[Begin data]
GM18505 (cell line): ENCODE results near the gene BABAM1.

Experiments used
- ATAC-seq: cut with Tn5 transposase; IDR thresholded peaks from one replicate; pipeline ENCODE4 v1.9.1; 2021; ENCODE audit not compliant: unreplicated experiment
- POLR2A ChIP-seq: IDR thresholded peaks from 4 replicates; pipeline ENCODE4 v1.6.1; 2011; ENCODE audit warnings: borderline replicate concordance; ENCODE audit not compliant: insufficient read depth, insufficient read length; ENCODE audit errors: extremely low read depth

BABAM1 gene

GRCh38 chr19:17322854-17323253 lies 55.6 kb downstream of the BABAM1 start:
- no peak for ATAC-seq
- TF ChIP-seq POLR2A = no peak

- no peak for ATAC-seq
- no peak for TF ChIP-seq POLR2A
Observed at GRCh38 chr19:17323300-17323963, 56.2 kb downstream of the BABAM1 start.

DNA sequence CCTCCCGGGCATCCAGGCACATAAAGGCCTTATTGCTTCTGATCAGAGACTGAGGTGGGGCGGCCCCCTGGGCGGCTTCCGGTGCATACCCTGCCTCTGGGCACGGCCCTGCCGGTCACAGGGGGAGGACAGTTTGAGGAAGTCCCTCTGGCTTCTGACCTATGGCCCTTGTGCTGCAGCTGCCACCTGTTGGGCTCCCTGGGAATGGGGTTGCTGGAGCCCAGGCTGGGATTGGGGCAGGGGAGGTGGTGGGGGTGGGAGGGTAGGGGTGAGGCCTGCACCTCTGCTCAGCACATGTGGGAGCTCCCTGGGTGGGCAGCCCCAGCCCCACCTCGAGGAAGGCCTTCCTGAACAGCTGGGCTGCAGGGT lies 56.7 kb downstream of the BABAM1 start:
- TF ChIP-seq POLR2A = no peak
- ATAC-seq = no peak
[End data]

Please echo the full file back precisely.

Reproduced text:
GM18505 (cell line): ENCODE results near the gene BABAM1.

Experiments used
- ATAC-seq: cut with Tn5 transposase; IDR thresholded peaks from one replicate; pipeline ENCODE4 v1.9.1; 2021; ENCODE audit not compliant: unreplicated experiment
- POLR2A ChIP-seq: IDR thresholded peaks from 4 replicates; pipeline ENCODE4 v1.6.1; 2011; ENCODE audit warnings: borderline replicate concordance; ENCODE audit not compliant: insufficient read depth, insufficient read length; ENCODE audit errors: extremely low read depth

BABAM1 gene

GRCh38 chr19:17322854-17323253 lies 55.6 kb downstream of the BABAM1 start:
- no peak for ATAC-seq
- TF ChIP-seq POLR2A = no peak

- no peak for ATAC-seq
- no peak for TF ChIP-seq POLR2A
Observed at GRCh38 chr19:17323300-17323963, 56.2 kb downstream of the BABAM1 start.

DNA sequence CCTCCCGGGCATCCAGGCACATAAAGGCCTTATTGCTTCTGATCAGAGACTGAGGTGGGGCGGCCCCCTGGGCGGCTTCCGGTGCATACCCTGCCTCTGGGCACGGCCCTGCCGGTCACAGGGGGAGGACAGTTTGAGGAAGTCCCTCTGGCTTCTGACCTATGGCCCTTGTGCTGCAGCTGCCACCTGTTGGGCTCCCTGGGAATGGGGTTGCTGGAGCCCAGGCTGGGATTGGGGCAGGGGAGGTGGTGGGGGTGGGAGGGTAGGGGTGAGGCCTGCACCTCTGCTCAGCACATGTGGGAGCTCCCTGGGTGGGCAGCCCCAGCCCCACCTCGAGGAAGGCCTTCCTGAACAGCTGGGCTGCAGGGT lies 56.7 kb downstream of the BABAM1 start:
- TF ChIP-seq POLR2A = no peak
- ATAC-seq = no peak